If you want to save energy, it helps to know how you’re using it now. Your home may not match national averages, but the Average U.S. Household Energy Use pie chart can help you understand where home energy dollars tend to go.

As you can see, heating and cooling together account for over half (54%) of the energy used in the average U.S. home, with heating dominating. The next-biggest chunk (22%) goes to appliances. Then comes water heating at 18%.

Clearly, if you want to save energy, you might want to improve the efficiency of your heating-and-cooling system first, and then work on your water-heating efficiency.

Lighting and appliances together account for nearly one-third of the energy use in the average home. In fact, energy use for these items has nearly doubled since 1978, when most of us had fewer TVs and no personal computers or entertainment centers.



How Much Energy Is Your Home Using Now?

What you need to know next is how your home uses energy. You can find this out using an online tool, or by hiring a home energy professional to do a home performance assessment.

A home energy professional will interview you about your needs and then suggest the appropriate level of assessment. This assessment could include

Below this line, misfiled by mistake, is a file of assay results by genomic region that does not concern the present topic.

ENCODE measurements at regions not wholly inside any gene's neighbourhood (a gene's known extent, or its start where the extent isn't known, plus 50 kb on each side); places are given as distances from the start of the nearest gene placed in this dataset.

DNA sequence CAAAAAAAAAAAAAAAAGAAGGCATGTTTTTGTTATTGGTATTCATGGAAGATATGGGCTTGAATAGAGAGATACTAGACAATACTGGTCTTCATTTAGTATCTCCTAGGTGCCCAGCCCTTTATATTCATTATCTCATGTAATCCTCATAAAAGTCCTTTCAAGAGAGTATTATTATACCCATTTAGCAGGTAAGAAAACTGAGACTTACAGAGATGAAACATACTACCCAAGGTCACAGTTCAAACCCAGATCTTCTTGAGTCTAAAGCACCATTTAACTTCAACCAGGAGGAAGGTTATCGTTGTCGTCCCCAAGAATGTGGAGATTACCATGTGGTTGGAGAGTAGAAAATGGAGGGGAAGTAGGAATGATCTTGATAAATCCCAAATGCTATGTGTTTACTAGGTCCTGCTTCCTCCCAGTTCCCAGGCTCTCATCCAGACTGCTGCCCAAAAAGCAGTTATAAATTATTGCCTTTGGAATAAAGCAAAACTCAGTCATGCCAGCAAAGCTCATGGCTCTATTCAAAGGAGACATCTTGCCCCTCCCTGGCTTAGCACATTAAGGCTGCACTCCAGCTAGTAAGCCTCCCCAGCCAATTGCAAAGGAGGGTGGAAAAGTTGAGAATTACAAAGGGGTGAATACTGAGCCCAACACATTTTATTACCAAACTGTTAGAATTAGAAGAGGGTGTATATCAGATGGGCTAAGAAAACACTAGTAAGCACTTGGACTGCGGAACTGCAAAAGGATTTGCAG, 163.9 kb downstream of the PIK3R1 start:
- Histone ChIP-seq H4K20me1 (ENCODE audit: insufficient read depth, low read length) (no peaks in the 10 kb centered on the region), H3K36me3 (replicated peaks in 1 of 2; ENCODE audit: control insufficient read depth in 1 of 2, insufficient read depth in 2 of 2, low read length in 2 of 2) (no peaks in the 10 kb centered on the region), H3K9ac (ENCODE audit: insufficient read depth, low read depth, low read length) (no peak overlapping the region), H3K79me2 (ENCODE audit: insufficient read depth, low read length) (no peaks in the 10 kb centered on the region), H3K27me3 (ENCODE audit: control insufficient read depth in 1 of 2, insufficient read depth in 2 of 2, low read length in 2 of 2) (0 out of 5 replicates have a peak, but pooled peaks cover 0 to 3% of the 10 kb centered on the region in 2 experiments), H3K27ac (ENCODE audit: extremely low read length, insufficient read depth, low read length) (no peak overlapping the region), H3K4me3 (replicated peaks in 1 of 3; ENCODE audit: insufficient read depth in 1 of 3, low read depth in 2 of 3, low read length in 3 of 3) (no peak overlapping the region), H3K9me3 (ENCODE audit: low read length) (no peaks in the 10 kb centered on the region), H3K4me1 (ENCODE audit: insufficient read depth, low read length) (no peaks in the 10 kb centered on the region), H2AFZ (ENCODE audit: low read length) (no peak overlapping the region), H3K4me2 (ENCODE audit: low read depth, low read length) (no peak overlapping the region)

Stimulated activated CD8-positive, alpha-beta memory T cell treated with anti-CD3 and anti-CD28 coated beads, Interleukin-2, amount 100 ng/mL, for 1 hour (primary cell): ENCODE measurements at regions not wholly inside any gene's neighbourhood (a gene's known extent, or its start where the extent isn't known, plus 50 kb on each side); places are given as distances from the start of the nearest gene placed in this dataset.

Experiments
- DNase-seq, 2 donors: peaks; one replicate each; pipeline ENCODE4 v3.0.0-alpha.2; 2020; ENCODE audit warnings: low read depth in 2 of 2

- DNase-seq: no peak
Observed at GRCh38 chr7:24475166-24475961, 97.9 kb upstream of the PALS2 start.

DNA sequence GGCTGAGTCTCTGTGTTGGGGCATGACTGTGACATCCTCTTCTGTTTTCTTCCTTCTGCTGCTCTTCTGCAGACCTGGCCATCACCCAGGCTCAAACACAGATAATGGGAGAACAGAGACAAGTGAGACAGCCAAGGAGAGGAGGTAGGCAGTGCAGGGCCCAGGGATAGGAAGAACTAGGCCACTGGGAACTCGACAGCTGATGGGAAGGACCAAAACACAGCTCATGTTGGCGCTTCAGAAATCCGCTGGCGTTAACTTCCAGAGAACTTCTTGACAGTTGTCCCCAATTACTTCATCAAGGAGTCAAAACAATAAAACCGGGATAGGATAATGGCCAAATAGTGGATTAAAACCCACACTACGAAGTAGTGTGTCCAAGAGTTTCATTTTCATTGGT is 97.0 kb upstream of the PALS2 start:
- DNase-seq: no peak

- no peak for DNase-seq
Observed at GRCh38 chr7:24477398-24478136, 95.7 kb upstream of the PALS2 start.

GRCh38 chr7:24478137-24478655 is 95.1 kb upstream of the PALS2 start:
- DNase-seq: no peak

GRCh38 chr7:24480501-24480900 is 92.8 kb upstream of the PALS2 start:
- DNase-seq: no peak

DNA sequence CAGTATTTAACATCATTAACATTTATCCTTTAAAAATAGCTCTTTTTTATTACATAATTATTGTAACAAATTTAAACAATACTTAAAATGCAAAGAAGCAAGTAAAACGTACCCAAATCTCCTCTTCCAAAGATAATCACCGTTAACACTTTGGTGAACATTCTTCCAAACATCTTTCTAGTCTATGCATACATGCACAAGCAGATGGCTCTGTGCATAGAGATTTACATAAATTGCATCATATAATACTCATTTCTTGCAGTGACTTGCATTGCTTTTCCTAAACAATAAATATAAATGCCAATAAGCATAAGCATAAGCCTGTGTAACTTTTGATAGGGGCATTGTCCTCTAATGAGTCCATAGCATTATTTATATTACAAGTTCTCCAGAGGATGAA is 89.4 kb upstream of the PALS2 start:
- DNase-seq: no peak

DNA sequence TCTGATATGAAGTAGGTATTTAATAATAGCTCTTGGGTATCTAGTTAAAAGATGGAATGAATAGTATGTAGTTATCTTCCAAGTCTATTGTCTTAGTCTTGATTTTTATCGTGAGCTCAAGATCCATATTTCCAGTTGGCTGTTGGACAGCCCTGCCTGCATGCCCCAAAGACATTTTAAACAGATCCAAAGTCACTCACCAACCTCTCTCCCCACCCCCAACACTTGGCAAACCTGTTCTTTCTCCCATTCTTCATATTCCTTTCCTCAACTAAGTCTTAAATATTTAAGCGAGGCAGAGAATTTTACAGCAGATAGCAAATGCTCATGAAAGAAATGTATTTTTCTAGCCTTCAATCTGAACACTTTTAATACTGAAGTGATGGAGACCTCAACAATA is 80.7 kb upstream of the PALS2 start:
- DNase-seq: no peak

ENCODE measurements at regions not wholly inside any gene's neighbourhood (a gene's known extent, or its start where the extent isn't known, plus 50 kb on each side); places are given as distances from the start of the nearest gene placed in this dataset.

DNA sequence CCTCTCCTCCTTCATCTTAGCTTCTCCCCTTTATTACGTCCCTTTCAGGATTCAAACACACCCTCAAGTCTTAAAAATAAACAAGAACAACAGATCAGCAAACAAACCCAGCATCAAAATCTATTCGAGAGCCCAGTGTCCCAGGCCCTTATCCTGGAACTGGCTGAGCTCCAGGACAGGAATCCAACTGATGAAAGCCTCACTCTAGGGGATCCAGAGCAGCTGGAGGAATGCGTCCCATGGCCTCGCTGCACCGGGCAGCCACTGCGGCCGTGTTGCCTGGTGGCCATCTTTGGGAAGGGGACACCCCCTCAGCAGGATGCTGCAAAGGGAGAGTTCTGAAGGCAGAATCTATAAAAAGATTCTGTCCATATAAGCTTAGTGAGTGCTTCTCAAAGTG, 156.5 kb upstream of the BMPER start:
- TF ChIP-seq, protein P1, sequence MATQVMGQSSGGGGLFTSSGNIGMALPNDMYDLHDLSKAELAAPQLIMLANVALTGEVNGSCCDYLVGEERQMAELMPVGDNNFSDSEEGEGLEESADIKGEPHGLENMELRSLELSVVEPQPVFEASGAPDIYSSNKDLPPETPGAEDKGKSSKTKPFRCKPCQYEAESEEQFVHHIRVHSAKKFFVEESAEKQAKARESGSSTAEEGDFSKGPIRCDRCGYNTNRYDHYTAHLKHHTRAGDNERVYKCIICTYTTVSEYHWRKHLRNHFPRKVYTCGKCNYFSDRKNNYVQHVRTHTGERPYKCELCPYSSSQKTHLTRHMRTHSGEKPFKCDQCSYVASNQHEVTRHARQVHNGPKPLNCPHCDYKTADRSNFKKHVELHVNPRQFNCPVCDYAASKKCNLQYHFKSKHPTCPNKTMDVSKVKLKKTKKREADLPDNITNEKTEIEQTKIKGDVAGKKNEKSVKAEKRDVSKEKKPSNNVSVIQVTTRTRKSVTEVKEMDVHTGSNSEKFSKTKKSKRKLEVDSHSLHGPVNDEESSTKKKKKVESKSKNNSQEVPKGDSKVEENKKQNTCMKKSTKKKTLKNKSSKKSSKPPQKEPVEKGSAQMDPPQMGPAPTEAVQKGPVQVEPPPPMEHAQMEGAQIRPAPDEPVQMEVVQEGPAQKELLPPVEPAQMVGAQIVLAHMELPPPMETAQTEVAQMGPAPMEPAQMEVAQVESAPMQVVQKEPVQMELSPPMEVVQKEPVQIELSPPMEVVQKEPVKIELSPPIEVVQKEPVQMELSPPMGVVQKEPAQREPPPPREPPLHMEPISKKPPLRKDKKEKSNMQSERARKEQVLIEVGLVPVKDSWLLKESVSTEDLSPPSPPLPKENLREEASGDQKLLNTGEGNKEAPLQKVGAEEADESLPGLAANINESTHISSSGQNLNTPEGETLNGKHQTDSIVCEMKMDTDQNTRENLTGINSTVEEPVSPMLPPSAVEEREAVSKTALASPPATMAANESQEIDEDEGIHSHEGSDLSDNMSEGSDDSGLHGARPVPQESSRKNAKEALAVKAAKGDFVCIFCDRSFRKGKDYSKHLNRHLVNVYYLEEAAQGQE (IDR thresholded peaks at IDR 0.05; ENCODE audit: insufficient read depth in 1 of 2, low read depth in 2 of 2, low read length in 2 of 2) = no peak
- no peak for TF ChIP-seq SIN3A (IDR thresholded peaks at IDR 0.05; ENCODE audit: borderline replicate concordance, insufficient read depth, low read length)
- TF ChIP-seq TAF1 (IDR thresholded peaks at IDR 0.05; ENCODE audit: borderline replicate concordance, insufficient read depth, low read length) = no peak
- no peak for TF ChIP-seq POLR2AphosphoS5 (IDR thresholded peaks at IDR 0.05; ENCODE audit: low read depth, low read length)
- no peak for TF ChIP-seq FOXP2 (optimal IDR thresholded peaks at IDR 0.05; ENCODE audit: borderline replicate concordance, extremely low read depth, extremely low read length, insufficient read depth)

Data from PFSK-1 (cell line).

• inspecting the insulation and the air barrier;
  • inspecting the house for moisture problems;
  • pressure testing for air leakage and duct leakage;
  • thermal imaging to pinpoint air leakage, insulation, or moisture problems;
  • inspecting and testing for health and safety hazards, such as CO or gas leaks;
  • computerized energy modeling; and
  • providing a prioritized list of cost-effective improvements. 

No matter what level of remodeling you’re doing, a home performance assessment with energy modeling will probably be worth the price. For example, you may want to use less energy for heating and cooling—but where should you start? Would you know whether adding more attic insulation is better than replacing the windows? Should you insulate the walls? Do you know if your walls already have insulation?

An energy-modeling analysis of your home, using specialized software, can help you answer questions like these. Based on the energy pro’s inspections, measurements, and testing, the modeling software analyzes your home’s heat flows, equipment efficiencies, and other factors. Then it prints out a chart showing how much energy your home uses, and for what.

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